There always has been a peculiar romance about writers and writing. The process itself is mysterious, even sometimes to those who do it for a hobby or for a living; it has been compared with giving birth, and it has been described as a form of madness. Most writers don't like to delve too deeply into the mystery of writing. They fear that the magic will evaporate and leave only the wispy, dreamlike memory of the excitement they feel when the perfect combination of words bubbles up from their inner wells. Madness it may be, and laborious, and inexplicable. It doesn't matter. It's what we do.
But that's only part of the romance. The true seduction of writing is the idea that somebody, somewhere, someday will read what we write and be touched, informed, and entertained by it. And, when that happens, we achieve a sort of demigod status, even if only for a fleeting moment. That is the glory of getting published, not just the first time, but every time.
How to get published also is a major mystery for many writers. Countless aspiring authors of every genre find themselves flummoxed and befuddled by a steady stream of standard rejection slips and wonder if there is some dark conspiracy at work to keep their words out of the reading public's hands. It's easy to believe in such a theory when you don't know the inner workings of magazine and book publishers. For ninety-nine out of 100 hopeful writers, the unpalatable truth is that mere talent and great ideas are not enough to pierce the natural and strong sales resistance in today's publishing market. You need a platform to stand on, a track record to prove your ability, and a thorough familiarity with the needs and wants of your readers and the editors who select content for them. There is precious little romance about the publishing business, and writers who want to build a career for themselves doing what they love to do must learn to balance the sentimental glamour of the process with the more prosaic realities of the industry.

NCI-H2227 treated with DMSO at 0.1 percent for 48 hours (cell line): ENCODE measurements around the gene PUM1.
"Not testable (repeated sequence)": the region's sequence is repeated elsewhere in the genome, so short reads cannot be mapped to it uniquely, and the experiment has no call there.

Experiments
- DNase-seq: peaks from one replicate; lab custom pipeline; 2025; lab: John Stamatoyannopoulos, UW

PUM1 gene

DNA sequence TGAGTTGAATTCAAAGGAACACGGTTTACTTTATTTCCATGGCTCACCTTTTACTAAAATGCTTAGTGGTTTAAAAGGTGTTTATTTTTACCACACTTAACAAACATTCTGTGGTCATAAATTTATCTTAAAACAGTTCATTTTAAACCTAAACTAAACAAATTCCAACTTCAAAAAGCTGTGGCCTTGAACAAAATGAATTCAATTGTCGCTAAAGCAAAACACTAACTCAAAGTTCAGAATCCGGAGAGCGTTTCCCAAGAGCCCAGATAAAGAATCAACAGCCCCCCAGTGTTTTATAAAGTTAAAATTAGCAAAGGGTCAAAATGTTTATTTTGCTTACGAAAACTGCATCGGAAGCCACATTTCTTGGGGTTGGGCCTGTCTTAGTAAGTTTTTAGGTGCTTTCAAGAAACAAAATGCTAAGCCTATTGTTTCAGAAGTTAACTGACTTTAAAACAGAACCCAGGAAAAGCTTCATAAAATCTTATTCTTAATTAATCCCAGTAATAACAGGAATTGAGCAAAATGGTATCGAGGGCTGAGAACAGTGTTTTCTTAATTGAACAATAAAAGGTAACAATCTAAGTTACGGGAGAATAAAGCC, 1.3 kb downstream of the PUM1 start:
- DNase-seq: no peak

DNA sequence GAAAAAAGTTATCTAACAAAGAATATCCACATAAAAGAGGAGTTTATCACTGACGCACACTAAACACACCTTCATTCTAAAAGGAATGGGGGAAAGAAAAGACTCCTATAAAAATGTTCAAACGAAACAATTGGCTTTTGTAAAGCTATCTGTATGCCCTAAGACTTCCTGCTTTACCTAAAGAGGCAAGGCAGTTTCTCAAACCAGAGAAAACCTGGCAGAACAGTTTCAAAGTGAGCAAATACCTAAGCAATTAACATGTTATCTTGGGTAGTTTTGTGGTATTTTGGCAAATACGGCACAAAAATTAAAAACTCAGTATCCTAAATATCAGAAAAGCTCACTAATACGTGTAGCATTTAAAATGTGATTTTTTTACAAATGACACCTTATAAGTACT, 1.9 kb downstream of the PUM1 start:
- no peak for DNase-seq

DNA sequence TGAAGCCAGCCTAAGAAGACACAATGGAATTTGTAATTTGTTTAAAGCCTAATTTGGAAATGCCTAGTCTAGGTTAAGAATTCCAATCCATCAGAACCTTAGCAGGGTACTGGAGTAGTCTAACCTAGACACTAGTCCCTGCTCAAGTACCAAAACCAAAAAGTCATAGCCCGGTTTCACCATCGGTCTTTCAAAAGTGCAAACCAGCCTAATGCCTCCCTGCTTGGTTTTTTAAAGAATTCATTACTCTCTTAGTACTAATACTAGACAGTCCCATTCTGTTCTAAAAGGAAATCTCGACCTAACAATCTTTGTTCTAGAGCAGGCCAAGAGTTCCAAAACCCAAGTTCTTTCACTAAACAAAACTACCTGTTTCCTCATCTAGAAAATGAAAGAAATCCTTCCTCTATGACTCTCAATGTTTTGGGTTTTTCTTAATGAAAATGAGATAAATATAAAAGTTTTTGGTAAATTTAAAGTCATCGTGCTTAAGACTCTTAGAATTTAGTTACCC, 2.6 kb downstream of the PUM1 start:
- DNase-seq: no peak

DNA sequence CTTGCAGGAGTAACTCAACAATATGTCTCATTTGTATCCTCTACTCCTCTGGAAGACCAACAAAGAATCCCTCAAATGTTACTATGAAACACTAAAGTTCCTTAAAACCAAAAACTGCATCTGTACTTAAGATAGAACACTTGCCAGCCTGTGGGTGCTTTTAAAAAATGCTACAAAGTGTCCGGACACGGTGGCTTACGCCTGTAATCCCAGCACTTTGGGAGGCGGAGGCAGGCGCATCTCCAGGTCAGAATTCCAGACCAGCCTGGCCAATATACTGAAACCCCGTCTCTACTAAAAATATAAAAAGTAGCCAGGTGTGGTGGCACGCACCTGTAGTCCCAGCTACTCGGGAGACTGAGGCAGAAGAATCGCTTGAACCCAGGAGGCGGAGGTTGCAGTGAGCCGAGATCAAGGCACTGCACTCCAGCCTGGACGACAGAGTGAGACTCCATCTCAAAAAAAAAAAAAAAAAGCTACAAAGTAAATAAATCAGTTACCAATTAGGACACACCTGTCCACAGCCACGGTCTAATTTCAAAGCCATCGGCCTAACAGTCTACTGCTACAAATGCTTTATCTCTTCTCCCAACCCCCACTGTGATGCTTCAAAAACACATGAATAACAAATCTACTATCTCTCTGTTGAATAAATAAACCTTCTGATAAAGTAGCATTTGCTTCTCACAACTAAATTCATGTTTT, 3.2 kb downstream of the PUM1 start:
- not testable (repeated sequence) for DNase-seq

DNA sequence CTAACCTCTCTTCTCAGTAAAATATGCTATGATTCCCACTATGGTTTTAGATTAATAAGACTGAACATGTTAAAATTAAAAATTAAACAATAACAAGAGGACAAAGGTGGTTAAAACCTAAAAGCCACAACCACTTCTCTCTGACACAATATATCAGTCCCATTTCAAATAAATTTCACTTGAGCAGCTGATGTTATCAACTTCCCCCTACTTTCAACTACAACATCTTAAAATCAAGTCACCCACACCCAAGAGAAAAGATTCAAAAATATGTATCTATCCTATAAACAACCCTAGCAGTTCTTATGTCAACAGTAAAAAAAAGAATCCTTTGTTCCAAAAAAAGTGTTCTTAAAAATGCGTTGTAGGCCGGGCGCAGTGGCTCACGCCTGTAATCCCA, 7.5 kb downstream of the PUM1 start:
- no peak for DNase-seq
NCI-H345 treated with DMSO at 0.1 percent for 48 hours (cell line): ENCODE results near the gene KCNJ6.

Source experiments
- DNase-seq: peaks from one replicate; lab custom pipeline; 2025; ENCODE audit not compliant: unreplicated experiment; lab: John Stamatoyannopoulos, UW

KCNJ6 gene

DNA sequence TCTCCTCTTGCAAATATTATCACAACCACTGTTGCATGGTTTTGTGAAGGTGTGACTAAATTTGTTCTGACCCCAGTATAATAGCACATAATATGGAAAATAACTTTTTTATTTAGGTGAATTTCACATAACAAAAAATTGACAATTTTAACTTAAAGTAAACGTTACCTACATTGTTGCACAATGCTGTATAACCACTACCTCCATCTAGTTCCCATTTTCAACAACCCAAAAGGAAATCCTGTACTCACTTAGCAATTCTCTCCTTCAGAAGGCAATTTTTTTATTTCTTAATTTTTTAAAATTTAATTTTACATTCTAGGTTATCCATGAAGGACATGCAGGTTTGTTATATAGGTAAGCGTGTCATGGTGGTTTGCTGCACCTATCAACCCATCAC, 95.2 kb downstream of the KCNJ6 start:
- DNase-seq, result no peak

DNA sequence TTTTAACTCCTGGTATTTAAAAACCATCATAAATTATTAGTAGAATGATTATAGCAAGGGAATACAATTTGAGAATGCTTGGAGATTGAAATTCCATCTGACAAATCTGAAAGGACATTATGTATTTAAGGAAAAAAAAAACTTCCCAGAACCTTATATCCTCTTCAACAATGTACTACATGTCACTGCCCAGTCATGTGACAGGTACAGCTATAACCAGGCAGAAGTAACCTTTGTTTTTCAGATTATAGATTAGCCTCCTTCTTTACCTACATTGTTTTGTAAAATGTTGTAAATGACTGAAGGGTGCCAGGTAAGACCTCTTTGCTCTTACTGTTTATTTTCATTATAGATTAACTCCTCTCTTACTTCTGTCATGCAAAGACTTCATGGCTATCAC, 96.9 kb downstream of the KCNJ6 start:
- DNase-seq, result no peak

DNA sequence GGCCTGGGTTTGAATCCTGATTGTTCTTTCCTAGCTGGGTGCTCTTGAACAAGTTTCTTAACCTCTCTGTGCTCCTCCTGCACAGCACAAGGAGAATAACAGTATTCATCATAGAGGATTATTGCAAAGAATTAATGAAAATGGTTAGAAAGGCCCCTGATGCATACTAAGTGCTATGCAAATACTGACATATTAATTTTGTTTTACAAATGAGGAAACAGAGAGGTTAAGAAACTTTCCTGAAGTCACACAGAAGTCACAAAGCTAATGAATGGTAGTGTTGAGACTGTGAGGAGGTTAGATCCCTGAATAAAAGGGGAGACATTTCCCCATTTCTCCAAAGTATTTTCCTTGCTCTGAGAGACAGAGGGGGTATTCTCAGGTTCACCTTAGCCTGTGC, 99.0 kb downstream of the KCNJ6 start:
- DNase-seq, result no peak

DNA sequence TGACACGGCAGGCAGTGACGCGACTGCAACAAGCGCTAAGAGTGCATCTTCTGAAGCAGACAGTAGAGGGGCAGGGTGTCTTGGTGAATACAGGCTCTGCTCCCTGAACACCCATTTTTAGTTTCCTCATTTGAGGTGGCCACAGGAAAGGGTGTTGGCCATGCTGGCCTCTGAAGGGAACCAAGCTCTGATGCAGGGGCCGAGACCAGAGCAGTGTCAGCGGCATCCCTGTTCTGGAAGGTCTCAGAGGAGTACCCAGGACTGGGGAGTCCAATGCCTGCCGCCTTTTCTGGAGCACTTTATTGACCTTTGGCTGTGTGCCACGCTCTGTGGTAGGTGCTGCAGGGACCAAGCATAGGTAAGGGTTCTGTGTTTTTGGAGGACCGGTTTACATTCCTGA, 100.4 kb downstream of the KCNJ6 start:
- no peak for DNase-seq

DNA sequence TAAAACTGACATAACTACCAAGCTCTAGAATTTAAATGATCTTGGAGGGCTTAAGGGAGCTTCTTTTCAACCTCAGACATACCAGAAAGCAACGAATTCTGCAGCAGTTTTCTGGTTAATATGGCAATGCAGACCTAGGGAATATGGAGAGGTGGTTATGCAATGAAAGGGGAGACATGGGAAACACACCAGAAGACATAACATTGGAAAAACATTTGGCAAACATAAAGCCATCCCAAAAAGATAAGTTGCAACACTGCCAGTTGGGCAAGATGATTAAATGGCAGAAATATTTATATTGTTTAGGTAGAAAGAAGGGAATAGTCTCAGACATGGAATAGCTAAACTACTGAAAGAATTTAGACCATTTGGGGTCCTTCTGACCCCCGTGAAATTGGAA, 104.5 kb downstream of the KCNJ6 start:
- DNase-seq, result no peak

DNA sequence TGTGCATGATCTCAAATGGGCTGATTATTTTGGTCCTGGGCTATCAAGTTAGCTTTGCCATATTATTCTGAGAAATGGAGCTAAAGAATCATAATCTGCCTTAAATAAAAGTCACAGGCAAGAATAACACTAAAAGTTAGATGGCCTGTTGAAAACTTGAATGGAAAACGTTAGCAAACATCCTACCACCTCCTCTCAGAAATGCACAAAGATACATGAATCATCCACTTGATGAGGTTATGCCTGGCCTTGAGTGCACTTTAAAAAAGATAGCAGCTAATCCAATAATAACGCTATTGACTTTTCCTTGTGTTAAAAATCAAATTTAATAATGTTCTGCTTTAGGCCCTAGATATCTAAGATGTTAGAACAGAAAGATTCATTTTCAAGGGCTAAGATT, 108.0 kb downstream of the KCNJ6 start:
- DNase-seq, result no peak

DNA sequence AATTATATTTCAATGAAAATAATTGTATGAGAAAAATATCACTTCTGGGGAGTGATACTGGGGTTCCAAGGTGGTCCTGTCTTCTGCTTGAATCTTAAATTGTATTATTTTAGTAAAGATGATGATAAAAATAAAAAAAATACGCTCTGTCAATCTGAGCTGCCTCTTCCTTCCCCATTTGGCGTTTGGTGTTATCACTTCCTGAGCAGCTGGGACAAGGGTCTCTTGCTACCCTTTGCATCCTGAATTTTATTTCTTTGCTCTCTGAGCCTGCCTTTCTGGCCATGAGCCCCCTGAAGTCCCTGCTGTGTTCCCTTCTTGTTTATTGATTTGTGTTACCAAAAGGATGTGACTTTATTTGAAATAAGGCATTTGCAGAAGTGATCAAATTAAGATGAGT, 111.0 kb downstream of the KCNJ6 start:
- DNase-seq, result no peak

That's the bad news. The good news is that there are more opportunities for new writers to break into the business than ever before. Depending on where your interests and talents lie, you might pursue landing bylined feature assignments from national consumer magazines or having your short stories or poems published in small but high-quality literary magazines. You might write exclusively for the innumerable e-zines available on the Web. You might contribute to newsletters for hobbyists, or financial analysts, or chiefs of police. Or you might write press releases and copy for a corporation's quarterly or annual report.
Most books about getting published focus primarily on getting books published, because, for most writers, seeing one's name on the spine of a bona fide book is the holy grail. But there are many avenues to getting published, and any of them can lead to a busy and profitable writing career. Chances are good that they'll even lead to your own holy grail, if having a book published is your ambition. And, like most things in life, chances are you'll take a few unplanned detours during your quest.